- the source for market opinions


December 15, 2016 | What can go wrong?

A best-selling Canadian author of 14 books on economic trends, real estate, the financial crisis, personal finance strategies, taxation and politics. Nationally-known speaker and lecturer on macroeconomics, the housing market and investment techniques. He is a licensed Investment Advisor with a fee-based, no-commission Toronto-based practice serving clients across Canada.


You can’t buy a banana in Toronto without four bits in your pocket, but soon you’ll score a $750,000 house in Kelowna, or Langley or Nanaimo, with free government money. Yes, kids, the principle of 0% down is back – just in time to help keep properties from becoming affordable. Once again, government sucks. Then it blows.

Here’s the latest: staring at a looming election, BC’s ruling party has decided to play the real estate card. Again. After bringing in the Chinese Dudes tax, presiding over a sales collapse and a price rout, taking over the real estate industry, then allowing the vacant-condo levy in Vancouver, the Christy Clark government is about to give financially-retarded moisters free down payment gifts.

The bonanza is up to $37,500 to purchase a three-quarter-million house. No interest or payments for five years, then you can sell and pay it off, or stay and repay over 20 years. The bold idea is to allow people who have never shown enough discipline, incentive or intelligence to save to become homeowners and absorb up to $700,000 in debt. Nice work, Christy. This will assist young citizens in graduating from $1,500-a-month apartments into $4,000-per-month residences with debts that will grow more expensive with each renewal.

The great thing about the plan is that the kids will then join the mainstream of society, and feel included. No more of that unwanted freedom, mobility or choice. Just obligation, routine and overhead. Plus property tax. After all, if the government gives you the deposit and the bank gives you the rest, what can possibly go wrong?


As we all know by now, BC is obsessed with real estate. It’s a world-class fetish. The provincial government has turned into a giant real estate board now involved in micro-managing a market and holding up houses as the holy grails of life. “The dream of home ownership must remain,” said the premier, moist of eye and clasping her bosom, “in the grasp of the middle class here in British Columbia.”

Well, ironically, the premier and her panderers are doing exactly the opposite. What will ensure more BCers get to own houses will be things like Ottawa’s new mortgage stress test, the higher (not lower) down payments that CMHC’s lobbying for, and the interest rate tightening launched yesterday by the US Fed. By giving people without assets money to buy real estate, Clark creates artificial demand with public money, which will only negate the impact of measures intended to cool speculation, dampen sales and chill prices. Ditto Ontario’s bone-headed move lately to slash land transfer tax for newbies while jacking it on high-end houses. More demand. Limited supply. Less affordability.

Remember when we had 0% downs? Sure ya do. That was back when little F was the newly-minted federal finance minister and his boss talked him into zero-down and 40-year amortizations through CMHC. That move in 2007 helped usher in a period of frothy excess which led directly to this point – where a million bucks gets a crap semi in mid-town Toronto or a detached box in a distant suburb. And just try finding anything for less than seven figures in Vancouver.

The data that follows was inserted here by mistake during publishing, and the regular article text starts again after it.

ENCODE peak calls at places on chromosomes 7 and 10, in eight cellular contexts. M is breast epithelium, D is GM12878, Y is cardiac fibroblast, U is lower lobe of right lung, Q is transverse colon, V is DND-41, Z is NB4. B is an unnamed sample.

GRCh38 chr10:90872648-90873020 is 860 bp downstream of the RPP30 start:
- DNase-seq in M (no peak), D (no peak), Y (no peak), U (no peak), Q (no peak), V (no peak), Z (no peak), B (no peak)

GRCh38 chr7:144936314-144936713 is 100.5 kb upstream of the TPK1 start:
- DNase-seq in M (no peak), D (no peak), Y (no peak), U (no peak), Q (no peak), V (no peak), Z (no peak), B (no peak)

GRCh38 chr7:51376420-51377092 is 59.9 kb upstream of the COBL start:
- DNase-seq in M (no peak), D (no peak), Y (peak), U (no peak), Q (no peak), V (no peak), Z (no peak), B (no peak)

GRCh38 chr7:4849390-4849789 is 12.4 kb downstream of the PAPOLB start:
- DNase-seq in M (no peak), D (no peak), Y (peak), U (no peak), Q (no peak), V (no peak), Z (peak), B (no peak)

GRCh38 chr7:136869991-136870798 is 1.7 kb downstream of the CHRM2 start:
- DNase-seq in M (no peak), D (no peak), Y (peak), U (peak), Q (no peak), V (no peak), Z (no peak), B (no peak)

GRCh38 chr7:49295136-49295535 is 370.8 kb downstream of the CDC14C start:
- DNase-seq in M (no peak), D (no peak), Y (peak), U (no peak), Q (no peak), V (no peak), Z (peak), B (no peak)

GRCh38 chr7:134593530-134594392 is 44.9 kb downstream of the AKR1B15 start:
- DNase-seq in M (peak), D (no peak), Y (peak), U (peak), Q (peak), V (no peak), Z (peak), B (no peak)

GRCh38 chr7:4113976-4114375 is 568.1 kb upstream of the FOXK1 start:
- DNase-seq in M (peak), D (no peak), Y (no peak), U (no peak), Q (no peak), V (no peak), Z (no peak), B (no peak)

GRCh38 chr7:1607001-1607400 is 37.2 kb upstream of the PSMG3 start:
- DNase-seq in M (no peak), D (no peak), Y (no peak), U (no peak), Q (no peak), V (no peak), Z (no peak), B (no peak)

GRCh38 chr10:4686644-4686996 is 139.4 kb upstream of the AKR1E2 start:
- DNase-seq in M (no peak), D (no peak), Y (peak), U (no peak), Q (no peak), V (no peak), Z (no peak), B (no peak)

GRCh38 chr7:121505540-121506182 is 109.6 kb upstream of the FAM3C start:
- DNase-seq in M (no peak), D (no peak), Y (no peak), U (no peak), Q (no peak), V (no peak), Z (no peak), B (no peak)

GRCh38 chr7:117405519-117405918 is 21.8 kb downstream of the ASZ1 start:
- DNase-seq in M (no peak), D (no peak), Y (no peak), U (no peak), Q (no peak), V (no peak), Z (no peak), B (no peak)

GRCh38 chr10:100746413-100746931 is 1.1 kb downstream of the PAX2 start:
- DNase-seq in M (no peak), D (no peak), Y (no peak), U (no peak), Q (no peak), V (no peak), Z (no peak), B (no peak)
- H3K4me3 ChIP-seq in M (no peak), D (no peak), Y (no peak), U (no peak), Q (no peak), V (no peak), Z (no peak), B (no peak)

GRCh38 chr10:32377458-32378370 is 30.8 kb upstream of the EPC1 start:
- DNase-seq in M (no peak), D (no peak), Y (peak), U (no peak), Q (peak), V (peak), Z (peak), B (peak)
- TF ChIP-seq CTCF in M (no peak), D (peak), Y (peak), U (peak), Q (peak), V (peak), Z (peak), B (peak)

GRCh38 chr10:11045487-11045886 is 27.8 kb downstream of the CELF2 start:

The feds learned their lesson. Forty-year mortgages were banned. Ditto no-down-payment, government-insured loans. Then minimum downs were increased. Mortgage insurance costs increased. Lenders regulated more. Borrowers stress-tested. All for the goal of combating the debt-fueled, hormonal house lust that years of cheap rates, cheap bankers and cheap thrills had created.

You know what’s occurred. Consumer debt just passed $2 trillion for the first time. About 65% of that’s in mortgages, which have doubled since F made that memorable mistake. In Toronto 50% of all the people with new insured mortgages have loans equal to at least 450% of what they earn. It’s astonishing.


– Globe & Mail

Says blog dog Vern, looking in from Calgary: “If you figure that almost half of Torontonians have a 450% mortgage to income ratio (no less other consumer debt on top) and figure in taxation rates of at least 50% (all in) on that income, the MORTGAGE to Cash Flow ratio for any household has got to be near 10:1 (1000%) right now.

“If interest rates merely double (which aligns with long-term averages), that ratio becomes 20:1.  That means, people would have to divert 100% of all their cash flow to their mortgages for 20 years just to pay it off.  No maintenance.  No food.  No puppy chow.  No power.  No clothes.  Just mortgage payments.”

Well, this week US rates started to rise amid word they’ll do so again thrice in 2017. Meanwhile the economy remains lacklustre, commodity prices got another kick in the slats and the government’s shutting down the asbestos industry, while planning to legalize weed. Oh yeah, and BC is giving away down payment money to people without enough. So they can have more debt.

This morning I wondered what I might have to write about today. Silly me. Care for a banana?

STAY INFORMED! Receive our Weekly Recap of thought provoking articles, podcasts, and radio delivered to your inbox for FREE! Sign up here for the Weekly Recap.

December 15th, 2016

Posted In: The Greater Fool

Post a Comment:

Your email address will not be published. Required fields are marked *

All Comments are moderated before appearing on the site


This site uses Akismet to reduce spam. Learn how your comment data is processed.